Crystal Decisions shareholders simply took the bird in the hand. I don't think they were nervous about how the IPO would do. They were presented with an offer that gave them cash right now, which they would not have received for at least one year (the holding period for insiders on IPOs). The stock in Business Objects is freely trading already and because they are not insiders, they can sell that stock in 45 to 90 days. Also, the total price paid was at least $200M more than the pre-IPO price (before the shares are issued for the US$172M raised), so the premium was there. They probably debated it for all of five minutes.

What of the employees you ask? Their options are likely converted to Business Objects pricing and option plan and not vested. That's what I would do if I wanted to grow the company and take on the industry leaders.

Getting back to the IPO idea in general, is it really all its cracked up to be anymore? And even if it is still the ideal end game for a founder and early shareholders, is it a pipe dream for companies in BC to think they will follow QLT, Ballard, Creo, PMC-Sierra and others to the IPO holy land?

Let's look at Crystal again. It has been over 18 years since Terry Cunningham originally founded Crystal Services and grew it from a handful of people to a few million in sales. He was bought out by Seagate in 1994 and Seagate Software grew through the mid and late 90's. But it was an extremely long haul to US$200M in sales and an IPO. It's even a very long time to a US$820M purchase, the second largest private Canadian tech company acquisition ever. Compare that to the (now) third largest acquisition in July (see, the summer thing again) 2000, Abatis Systems. It was less than 800 days from zero to US$650M (here is their story). Certainly Abatis happened during the bubble and we should be careful in comparing all-stock deals (that ultimately became worth a lot less) to the Crystal deal, which included cash.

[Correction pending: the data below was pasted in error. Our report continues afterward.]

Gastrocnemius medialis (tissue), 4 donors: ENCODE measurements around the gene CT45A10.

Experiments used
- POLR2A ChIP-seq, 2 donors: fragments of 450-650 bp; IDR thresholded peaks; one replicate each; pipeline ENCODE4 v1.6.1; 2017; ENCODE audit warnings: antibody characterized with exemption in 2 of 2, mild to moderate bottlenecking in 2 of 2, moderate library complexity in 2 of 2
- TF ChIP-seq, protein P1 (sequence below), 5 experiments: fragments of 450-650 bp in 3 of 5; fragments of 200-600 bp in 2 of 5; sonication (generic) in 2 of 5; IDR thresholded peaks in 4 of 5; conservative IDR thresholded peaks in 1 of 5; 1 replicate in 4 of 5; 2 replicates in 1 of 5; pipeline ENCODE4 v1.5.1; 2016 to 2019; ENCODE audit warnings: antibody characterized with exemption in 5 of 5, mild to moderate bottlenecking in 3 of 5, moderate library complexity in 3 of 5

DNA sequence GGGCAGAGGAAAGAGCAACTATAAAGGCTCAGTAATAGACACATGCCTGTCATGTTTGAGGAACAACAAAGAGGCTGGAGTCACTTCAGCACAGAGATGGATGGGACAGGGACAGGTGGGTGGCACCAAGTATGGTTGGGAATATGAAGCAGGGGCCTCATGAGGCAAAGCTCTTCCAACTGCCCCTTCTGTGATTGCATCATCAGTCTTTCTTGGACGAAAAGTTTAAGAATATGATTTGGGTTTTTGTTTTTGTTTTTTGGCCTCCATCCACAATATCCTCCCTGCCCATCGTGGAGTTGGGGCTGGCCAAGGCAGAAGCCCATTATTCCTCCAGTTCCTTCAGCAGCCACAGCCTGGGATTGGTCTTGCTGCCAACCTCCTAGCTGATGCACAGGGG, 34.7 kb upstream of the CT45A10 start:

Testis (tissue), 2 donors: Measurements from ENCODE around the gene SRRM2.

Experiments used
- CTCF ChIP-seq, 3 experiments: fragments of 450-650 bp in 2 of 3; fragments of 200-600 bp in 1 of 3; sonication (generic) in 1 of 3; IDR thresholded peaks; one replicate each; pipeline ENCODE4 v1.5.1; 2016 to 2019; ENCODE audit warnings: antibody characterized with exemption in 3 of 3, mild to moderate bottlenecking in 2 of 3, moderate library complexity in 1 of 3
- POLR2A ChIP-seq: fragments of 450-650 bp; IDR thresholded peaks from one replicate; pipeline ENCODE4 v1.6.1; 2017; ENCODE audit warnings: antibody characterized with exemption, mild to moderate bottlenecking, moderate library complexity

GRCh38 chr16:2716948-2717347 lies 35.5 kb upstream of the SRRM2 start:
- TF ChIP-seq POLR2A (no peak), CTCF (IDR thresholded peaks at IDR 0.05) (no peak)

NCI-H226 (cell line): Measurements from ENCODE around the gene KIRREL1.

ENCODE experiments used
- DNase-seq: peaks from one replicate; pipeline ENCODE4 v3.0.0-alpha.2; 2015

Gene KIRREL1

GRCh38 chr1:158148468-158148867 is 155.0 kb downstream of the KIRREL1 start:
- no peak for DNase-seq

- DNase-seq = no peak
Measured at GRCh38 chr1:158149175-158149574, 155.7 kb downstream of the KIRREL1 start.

In today's market, an IPO candidate is a solid company with tens of millions in sales and at least 4 quarters of profit growing at a significant rate. That kind of growth requires years of hard work and excellent execution of a solid business plan. It requires technical superiority and equally superior marketing and sales skill. It also takes luck and luck involves good timing. If all that falls into place for a company over a period of years, an IPO can happen and a few from Canada will do so. But if a company is doing well in its early years, then it is more likely that an acquisition offer comes along before they reach the size and strength of an IPO candidate.